Within the closed principality of likeness comprised of my mother and me, it remains impossible to say who’s the foreigner. We are the sole citizens of a country of two, blood-bound yet each indecipherably Other in language, where we both steadfastly adhere to furious idiolects, 

        like when my mother texts why are you so mad I didn’t mean to make you mad and I text back I’m not mad at all there’s no need to get upset and she texts back who’s upset I’m not upset why are you upset and I text back I’m not upset you’re upset. 

In the eulogy for my mother, I say 

old slights can never be repaid and that’s a fact. I say 

she made her choice then stuck to it: to sail blindly forth on trust, seconded by internal rage. I say 

enraged by the mere sight of snot on children’s faces, she wiped our noses so often and so roughly that thinking of it makes my nostrils sting. I say 

the cracking sound she made when chewing gum was a sound I tried to imitate for years, clacking my tongue obnoxiously against my palate. I say  

like her, I am not the forgiving kind. 

My first friends were the children of my mother’s friends, Mexican, Ecuadorian, Venezuelan, Pakistani, Irish, Greek, Lebanese, Korean mothers, our harbor against angry fathers, who came home exhausted from terrible jobs, struck us, threw things, and yelled. The fathers’ rage was externalized into a crashing opus of hands and fists, while the mothers’ rage burned bright interior bonfires, fires that lit our way, by whose lights we might glimpse what we would later become, far away from our mothers and fathers. The mothers did not strike us, nor did they defend us, their pity tempered by the memory of worse fathers.

        We were tall, short, skinny, chubby, brown, black-haired, wily, smart, lazy, disobedient, docile, harmless, malicious children, all alike. Our lives were so alike, our fathers so alike, their anger alike, the way their differently accented voices flared into sudden rage alike, our mothers’ insolvency alike, the helplessly competent way they did everything that needed to be done while failing to earn a penny to ease the financial burdens of our pissed-off dads, alike. When one of us got lice, we all got lice. The mothers argued about whose child was the cause, but without conviction. Each knew it was the other’s child, and each was so certain she was right, there was really no point in arguing. 

        Our fractious families, our rich white classmates, the hostile clerks at drugstores where our mothers sent us with a quarter to please just go away, the sidewalks not made for walking anywhere, the rec room where the chairs were always soiled, the playground swings where we clustered to make our secret, arrogant, definitive plans, here where friendships were arranged marriages, their convenience and suitability undeniable. None of us belonged in America’s genial, white-hot world. Our alikeness forced open the doors of like, barreled us straight into a cloister of sticky, jealous, turbulent love, where we wrestled ourselves into existence.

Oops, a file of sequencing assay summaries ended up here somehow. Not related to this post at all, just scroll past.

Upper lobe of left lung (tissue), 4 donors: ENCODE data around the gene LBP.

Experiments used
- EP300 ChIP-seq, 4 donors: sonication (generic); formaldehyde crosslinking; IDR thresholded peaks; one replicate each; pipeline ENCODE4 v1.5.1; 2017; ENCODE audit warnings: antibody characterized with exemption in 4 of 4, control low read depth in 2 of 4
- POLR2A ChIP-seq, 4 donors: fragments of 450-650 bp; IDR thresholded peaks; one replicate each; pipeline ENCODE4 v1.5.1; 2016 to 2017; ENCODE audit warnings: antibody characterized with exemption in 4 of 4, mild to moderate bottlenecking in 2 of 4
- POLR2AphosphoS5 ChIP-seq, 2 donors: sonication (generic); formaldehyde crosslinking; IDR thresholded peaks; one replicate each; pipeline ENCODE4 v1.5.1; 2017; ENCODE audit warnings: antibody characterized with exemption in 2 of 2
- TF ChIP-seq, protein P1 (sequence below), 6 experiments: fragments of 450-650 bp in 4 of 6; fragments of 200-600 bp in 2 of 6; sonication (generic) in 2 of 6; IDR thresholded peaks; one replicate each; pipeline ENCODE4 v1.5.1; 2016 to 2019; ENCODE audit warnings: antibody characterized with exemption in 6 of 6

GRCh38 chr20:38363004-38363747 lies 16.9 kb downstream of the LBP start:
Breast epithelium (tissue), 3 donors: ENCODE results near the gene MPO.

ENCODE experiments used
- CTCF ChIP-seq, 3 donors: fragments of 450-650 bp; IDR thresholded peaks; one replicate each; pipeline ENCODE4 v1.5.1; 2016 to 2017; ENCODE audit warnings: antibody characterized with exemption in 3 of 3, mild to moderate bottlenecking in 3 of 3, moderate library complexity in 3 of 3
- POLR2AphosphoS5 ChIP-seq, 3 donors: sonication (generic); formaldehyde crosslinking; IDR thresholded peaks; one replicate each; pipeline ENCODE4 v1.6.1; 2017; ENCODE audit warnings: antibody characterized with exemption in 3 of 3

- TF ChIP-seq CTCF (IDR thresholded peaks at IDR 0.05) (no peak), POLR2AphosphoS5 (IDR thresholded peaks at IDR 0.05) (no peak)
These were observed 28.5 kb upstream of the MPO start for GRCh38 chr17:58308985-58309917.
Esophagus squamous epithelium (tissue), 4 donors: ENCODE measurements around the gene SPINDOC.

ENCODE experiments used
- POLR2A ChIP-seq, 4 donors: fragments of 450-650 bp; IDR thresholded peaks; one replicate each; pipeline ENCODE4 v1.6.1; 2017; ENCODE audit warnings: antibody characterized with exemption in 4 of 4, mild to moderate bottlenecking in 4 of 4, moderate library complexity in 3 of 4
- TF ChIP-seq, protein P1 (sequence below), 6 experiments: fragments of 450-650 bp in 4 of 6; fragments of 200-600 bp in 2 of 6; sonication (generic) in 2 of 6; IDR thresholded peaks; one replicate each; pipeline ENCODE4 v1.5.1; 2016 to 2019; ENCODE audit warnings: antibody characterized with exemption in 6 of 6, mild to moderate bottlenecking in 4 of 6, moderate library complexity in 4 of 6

There was no difference then, between my mother and me, between my mother and her friends, between me and my mother’s friends, between my mother and my friends, between my friends and me—I could have sworn that my mother and I were the same person, our silhouettes crushed together on the illustrated timeline of the Cycle of Life, so that the figure representing the Age of Childhood superimposed on the Age of Adulthood, creating the palimpsest of Us, a two-headed, four-legged, four-armed creature glumly stuck in an Age of Child-Adulthood, speaking out of two mouths without discerning anymore which one was accusing and which one was denying, which was attacking and which defending, which confessing and which exulting at the confession: I knew it

        The story of belonging is also: wanting to be so like the others, in the hopes that by knowing them, you could also know yourself, but without having to do any extra work, because what a dizzying pleasure, knowing them, and what a mind-numbing slog, to know yourself. 

And if asserting a choice was what made you different from the others, we made the choice to be unconcerned about choosing. We had none of us chosen our mothers, our cramped apartments, our bullies or fathers, our stupid haircuts, what we ate, what we wore, and yet here we were, doggedly alive—I like, I don’t like: this is of no importance to anyone, this, apparently, has no meaning. And yet all this means: my body is not the same as yours.

        Here’s one issue with the eulogy: properly speaking, my mother has had no vocation  

        or else it might be more truthful to say that being a mother has been her sole vocation, and we all know that while this sounds kind of lovable, in the broader calculus of the world, it adds up to a big fat zero and interests no one. 

The book about the death of the mother is doubly anticipatory: it exorcises not only the future death of the mother, but also exorcises feeling of being unreasonably so very angry at her apparent obscurity, which as it turns out, is very congruent to the unreasonable feeling of rage that often arises from having her as a mother.